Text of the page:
This required flexibility brings about enormous benefit to the enterprise but demands a great deal from facility managers; they must understand the change and make the transformation at the least cost possible and quite often overnight. Change of work/manufacturing space can affect lighting, environmental control, security, IT, voice and data, in addition to the hard changes (walls, tables, desks) that will need to be implemented.
It is imperative for the building systems industry to provide for the needs of these trends and provide benefits that enable facility managers to answer the needs of the enterprise with minimal costs.
Demanding users. It used to be that people's demands on buildings were low. Buildings were basically a form of shelter for work, life, and entertainment. The interfaces to buildings were also simple: a basic thermostat, maybe a time clock, locks, switches to control things like lights, fans, and so on.
As the use of buildings grew beyond simple shelters, and the complexity of people's lives became more demanding of their environment, the need for sophisticated interfaces increased. This trend is being driven by users' needs to become more effective and for the experience within a building to improve so that building users (typically employees and customers) are more likely to enjoy the time spent within the building.
In addition, users are generally becoming more demanding of other aspects of their lives, especially in areas where they interface with technology. People demand to see the schedule of television programs instantly on their TV sets; they demand to listen to their type of music on the radio; and they demand to hear any specific song at any given moment on the Internet. People demand to see the balance of their bank account online and on demand, and in fact, use that medium to find out all manner of information from any corner of the globe.
Integration is no longer an option. It used to be that humans did not expect things to be integrated, the newspaper was the source of news, television for entertainment, radio for music, the movie theater for blockbuster entertainment, a bank statement at the end of the month was the source of financial information, and the shopping mall was for procuring goods.
Today, the above scenario is integrated into one experience called the Internet. While it may not necessarily replace all the aforementioned independent entities, the integration provided allows the audience to look at them and use them in a very different light.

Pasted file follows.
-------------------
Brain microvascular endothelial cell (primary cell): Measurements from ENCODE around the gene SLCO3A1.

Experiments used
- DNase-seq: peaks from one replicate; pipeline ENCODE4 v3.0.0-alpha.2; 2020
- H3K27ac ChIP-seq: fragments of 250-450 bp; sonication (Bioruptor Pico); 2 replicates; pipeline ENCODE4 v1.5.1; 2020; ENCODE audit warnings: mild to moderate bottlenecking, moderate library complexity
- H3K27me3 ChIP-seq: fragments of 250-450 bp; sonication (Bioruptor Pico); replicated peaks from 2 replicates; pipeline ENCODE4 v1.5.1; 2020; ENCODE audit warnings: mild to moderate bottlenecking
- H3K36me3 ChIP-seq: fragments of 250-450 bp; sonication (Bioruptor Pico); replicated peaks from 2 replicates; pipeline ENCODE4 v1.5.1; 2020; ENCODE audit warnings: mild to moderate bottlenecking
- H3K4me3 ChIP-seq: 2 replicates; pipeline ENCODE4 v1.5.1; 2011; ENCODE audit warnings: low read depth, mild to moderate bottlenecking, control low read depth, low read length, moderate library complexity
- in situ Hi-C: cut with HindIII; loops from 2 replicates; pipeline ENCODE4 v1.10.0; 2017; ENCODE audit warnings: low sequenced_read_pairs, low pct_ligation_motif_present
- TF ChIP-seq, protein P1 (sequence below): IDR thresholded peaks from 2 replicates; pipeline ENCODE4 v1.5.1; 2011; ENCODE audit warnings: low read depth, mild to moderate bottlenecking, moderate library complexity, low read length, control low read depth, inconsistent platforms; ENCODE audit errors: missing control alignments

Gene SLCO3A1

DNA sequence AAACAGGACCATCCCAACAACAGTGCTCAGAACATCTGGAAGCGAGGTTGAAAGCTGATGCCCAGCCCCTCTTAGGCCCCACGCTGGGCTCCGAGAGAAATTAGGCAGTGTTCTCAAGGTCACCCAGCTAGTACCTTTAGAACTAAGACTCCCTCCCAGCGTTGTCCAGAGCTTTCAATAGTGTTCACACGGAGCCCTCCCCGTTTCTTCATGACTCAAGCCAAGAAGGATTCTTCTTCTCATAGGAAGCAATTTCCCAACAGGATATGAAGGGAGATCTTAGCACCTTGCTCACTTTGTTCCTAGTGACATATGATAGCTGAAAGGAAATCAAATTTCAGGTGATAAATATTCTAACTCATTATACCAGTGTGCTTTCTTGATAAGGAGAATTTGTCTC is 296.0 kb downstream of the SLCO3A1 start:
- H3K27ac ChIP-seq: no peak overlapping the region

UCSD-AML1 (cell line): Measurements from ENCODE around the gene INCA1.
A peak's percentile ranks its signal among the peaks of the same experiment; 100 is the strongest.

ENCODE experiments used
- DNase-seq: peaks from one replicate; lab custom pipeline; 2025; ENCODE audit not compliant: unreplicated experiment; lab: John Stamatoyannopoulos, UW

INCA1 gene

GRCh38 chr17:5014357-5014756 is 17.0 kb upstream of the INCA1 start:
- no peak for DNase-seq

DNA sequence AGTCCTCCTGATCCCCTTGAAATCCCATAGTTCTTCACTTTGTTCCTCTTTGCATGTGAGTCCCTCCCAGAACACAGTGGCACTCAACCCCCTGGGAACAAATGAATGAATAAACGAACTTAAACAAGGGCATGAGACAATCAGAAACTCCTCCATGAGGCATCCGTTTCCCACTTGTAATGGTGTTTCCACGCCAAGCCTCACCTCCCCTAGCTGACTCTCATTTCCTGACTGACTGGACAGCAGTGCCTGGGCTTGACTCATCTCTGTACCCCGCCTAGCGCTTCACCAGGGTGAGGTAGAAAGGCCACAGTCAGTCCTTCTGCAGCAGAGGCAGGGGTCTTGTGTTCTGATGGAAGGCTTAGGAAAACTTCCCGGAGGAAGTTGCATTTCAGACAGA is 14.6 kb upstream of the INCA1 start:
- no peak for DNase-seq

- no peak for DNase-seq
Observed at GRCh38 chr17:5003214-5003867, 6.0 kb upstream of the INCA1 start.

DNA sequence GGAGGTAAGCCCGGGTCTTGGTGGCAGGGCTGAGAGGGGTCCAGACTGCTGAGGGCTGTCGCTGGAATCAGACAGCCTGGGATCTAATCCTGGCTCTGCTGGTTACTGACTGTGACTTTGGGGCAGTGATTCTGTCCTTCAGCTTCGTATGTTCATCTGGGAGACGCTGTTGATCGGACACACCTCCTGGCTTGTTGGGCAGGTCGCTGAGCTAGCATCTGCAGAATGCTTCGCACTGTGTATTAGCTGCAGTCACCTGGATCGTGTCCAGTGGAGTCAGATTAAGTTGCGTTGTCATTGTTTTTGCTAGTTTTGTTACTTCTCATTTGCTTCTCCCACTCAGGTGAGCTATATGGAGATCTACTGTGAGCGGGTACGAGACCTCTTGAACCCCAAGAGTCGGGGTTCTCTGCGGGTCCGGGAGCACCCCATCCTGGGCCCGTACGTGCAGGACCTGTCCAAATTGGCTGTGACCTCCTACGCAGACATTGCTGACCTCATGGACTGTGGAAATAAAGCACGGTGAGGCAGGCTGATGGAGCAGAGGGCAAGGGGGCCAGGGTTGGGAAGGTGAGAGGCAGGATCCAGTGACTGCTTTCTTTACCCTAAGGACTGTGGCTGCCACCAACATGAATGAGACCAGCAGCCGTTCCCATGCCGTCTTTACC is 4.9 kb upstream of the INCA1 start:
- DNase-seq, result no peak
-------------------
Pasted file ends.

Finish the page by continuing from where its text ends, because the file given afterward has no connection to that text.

In exactly the same manner, neither from a technology point of view nor from a usability point of view, can un-integrated systems be considered acceptable in buildings of today. The two main users of buildings - people and the enterprise - look at a building as a whole, not a collection of HVAC, security, lighting, and so on.
Is this Convergence or Divergence?From a technology point of view, the above drivers and trends clearly spell convergence - different technologies, perspectives, and disciplines that unite their contribution for the benefit of the enduser, the building owner, and the operator.
The view from the enterprise and the building users (operators and consumer/public) is that of a single entity called the building.
So where is the Divergence?It must be acknowledged that there is a different view belonging to the industry that must deliver the building to the enterprise. Here there is a significant argument that a divergence is occurring in what professionals in the industry are actually doing.
In looking at the above arguments there is a consistent theme: there are two groups of stakeholders in the picture, those providing the fundamental systems and those responsible for the systems working together for the benefit of the new client - the enterprise.
The two main classes of professionals that will be working in the "connected building of tomorrow" are those who are domain experts in certain disciplines and those who are enabling and performing enterprise building management (EBM).
Building Domain ExpertJust as journalists still exist now that news is delivered via television, radio, and the Internet in addition to newspapers, and actors and musicians still exist now that entertainment is delivered via multiple media, domain experts will still have a valuable role in the scope of the building.
HVAC engineers as well as security, lighting engineers, and other disciplines should have no fears about their profession being diminished in the future of the enterprise-connected building. What this group of people and industry needs to realize is that the landscape around them is changing and though for many this will not be a comfortable adjustment, it is futile to resist.